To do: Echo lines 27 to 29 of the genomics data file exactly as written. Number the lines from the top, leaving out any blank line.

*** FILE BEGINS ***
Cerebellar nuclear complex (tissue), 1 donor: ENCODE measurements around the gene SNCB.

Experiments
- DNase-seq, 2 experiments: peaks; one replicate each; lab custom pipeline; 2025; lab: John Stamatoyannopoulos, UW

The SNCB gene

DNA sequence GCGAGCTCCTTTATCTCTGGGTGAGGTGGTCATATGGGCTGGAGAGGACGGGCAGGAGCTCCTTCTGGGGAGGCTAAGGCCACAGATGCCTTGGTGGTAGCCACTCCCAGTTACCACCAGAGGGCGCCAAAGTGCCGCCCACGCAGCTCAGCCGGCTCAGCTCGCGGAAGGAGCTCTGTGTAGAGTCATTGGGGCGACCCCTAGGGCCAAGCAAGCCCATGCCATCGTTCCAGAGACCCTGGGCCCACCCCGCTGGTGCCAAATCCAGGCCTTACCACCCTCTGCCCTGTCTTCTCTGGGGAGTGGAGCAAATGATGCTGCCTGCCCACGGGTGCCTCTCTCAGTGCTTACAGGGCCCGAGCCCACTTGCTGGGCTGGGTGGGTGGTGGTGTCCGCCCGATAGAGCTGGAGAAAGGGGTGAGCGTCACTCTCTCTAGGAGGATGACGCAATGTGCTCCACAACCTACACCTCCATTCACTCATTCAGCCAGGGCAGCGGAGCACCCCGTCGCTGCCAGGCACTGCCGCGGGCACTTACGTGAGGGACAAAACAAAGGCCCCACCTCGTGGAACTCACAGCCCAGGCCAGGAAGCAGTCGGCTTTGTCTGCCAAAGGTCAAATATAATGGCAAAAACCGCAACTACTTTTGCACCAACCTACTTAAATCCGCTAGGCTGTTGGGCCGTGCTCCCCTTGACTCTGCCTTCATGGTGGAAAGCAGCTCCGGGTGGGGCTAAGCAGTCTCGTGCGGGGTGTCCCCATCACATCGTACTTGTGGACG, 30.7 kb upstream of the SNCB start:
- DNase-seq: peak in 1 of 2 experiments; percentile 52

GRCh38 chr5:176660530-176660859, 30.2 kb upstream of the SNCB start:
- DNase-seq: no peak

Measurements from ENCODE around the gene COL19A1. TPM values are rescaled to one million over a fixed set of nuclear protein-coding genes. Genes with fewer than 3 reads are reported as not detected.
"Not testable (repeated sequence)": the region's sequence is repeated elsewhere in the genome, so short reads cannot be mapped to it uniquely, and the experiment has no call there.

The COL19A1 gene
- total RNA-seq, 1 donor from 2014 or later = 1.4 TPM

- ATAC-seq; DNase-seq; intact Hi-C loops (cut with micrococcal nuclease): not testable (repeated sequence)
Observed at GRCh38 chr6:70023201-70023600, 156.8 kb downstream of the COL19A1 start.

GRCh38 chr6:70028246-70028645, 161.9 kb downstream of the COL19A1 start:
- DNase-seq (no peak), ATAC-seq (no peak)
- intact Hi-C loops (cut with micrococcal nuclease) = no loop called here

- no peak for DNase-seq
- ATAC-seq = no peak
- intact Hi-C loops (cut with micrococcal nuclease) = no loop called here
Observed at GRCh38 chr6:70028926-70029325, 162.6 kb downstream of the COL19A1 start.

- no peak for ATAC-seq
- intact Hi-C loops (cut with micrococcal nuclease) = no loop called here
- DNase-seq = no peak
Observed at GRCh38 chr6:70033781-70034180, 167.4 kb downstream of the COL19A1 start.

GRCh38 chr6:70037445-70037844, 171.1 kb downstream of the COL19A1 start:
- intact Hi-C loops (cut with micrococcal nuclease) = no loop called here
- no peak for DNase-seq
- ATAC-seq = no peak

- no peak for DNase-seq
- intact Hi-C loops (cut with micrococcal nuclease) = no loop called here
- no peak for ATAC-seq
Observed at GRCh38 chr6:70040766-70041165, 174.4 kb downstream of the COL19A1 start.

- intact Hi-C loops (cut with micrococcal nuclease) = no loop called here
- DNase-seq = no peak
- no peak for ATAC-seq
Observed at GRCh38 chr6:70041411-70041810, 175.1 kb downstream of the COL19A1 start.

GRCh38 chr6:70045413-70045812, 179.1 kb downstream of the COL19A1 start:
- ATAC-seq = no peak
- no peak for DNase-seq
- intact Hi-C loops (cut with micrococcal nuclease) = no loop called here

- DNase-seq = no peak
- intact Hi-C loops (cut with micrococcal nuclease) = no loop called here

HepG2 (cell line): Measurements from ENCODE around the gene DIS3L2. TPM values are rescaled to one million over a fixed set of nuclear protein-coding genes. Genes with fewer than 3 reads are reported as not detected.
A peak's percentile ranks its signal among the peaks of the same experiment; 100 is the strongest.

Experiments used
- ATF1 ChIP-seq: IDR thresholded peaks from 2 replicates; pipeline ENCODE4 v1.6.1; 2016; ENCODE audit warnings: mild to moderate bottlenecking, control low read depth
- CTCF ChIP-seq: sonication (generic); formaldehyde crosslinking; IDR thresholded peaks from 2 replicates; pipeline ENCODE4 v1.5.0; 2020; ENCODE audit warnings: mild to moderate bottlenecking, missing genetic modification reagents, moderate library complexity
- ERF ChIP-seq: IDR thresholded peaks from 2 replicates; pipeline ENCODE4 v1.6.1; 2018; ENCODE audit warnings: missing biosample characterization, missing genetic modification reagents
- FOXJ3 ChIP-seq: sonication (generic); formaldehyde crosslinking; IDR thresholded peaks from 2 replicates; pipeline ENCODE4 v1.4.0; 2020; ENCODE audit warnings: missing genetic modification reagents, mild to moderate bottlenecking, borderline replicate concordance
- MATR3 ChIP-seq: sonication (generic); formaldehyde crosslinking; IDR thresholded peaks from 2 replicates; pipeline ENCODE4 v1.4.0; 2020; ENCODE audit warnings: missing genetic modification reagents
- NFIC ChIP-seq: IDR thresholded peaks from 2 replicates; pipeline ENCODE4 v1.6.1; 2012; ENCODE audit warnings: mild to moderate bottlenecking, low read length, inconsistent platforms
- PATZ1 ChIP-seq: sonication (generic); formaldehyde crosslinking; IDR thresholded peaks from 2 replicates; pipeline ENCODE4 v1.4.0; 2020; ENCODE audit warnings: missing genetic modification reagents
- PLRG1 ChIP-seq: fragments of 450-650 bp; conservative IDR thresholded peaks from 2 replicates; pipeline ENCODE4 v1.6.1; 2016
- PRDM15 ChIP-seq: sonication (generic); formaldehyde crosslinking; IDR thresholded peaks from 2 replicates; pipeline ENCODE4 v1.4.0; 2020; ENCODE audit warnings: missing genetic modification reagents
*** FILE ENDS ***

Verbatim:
- intact Hi-C loops (cut with micrococcal nuclease) = no loop called here
- no peak for DNase-seq
- ATAC-seq = no peak